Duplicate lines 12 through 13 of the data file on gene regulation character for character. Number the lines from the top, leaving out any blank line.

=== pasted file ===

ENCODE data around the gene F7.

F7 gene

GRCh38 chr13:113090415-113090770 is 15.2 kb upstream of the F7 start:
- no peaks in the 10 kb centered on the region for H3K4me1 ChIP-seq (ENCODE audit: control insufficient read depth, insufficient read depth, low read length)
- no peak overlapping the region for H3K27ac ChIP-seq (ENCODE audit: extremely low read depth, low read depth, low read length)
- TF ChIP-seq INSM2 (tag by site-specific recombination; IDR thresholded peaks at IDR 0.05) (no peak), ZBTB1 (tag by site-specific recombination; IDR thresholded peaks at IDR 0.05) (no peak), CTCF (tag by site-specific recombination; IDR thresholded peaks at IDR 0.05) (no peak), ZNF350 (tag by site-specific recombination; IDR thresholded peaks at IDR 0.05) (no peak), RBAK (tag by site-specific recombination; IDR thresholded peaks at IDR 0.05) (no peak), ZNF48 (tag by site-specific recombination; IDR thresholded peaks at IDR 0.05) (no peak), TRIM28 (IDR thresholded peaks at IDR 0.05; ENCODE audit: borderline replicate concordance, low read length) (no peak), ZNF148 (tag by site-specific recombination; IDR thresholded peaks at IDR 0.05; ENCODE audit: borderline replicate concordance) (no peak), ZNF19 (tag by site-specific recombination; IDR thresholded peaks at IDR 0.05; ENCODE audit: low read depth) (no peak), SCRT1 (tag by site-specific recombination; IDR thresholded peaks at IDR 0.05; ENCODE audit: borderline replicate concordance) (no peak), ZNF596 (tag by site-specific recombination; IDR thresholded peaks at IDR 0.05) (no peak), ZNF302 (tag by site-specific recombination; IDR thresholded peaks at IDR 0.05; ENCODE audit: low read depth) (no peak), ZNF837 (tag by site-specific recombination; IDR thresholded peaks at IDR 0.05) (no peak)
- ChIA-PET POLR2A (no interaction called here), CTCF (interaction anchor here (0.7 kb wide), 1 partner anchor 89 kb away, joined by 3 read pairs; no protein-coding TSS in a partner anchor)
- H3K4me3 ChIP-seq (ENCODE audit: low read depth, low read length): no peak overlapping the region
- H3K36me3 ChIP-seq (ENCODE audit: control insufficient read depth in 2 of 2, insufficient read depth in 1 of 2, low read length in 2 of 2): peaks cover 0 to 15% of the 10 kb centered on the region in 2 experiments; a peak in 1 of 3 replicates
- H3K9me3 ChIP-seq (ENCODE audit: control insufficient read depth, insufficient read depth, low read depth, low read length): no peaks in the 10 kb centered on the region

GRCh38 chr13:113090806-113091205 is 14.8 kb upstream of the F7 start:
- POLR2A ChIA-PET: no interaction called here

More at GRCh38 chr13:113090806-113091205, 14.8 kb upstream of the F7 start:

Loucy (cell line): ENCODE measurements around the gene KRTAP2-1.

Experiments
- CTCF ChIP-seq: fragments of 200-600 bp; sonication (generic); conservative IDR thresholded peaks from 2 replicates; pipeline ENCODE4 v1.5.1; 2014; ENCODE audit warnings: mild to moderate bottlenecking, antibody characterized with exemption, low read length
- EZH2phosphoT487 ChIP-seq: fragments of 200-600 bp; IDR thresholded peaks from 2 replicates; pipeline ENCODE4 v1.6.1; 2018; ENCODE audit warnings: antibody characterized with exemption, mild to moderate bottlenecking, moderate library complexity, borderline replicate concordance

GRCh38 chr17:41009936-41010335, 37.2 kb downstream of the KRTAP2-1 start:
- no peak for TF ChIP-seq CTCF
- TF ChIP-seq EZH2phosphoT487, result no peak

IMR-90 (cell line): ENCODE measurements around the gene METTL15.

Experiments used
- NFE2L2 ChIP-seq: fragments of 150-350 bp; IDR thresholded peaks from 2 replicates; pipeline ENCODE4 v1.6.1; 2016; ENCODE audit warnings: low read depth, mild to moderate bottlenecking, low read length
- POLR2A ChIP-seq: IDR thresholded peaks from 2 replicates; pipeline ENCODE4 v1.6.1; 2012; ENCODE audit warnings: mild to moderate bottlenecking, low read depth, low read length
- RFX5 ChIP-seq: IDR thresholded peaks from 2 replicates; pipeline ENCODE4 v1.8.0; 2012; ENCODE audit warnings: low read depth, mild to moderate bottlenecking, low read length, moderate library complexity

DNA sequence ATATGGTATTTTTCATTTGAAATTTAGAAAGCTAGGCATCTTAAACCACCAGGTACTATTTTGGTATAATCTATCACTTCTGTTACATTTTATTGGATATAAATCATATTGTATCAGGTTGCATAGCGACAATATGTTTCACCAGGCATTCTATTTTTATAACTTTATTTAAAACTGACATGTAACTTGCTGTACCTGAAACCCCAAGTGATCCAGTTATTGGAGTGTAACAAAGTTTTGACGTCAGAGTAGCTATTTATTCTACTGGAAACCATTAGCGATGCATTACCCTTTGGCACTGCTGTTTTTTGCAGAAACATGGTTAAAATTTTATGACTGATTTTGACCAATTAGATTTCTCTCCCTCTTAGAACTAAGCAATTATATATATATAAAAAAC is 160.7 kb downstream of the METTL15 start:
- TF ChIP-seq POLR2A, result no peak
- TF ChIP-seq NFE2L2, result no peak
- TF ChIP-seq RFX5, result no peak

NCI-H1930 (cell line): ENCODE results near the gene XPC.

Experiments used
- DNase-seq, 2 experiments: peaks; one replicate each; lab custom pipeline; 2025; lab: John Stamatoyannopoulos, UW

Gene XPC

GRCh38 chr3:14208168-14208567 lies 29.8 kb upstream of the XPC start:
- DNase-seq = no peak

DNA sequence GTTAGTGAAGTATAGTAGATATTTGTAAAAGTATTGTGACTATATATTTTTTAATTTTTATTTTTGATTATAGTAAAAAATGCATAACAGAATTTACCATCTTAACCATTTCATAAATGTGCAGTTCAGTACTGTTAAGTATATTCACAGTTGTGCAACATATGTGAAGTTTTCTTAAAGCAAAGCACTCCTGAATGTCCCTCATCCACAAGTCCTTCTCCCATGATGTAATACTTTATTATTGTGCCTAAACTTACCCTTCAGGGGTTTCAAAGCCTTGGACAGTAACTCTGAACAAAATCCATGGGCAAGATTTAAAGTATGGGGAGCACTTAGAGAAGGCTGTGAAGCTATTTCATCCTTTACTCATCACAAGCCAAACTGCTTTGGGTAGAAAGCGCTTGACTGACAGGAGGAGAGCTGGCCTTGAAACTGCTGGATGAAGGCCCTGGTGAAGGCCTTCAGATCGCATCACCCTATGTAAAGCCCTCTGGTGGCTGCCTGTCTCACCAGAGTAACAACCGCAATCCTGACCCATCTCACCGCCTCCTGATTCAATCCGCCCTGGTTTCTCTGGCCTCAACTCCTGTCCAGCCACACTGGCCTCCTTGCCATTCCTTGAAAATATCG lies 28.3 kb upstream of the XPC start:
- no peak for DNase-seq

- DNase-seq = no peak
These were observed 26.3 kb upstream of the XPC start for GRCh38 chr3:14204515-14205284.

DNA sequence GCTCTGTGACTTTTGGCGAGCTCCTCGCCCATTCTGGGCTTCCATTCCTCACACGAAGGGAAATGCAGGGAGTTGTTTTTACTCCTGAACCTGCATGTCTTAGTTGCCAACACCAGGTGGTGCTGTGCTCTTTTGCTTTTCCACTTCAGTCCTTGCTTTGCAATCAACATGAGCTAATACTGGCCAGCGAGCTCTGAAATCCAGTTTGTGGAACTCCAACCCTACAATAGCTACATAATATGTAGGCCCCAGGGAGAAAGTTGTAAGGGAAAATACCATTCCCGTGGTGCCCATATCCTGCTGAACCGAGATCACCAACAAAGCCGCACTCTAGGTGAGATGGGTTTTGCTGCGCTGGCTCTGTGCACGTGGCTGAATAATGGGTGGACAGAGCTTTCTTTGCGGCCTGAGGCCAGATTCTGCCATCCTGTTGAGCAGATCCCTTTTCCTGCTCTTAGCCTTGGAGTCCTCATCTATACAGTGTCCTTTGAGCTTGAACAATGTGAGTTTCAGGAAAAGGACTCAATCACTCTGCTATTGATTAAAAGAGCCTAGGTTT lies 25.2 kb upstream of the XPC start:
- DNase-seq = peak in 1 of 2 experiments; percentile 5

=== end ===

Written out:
- POLR2A ChIA-PET: no interaction called here

More at GRCh38 chr13:113090806-113091205, 14.8 kb upstream of the F7 start: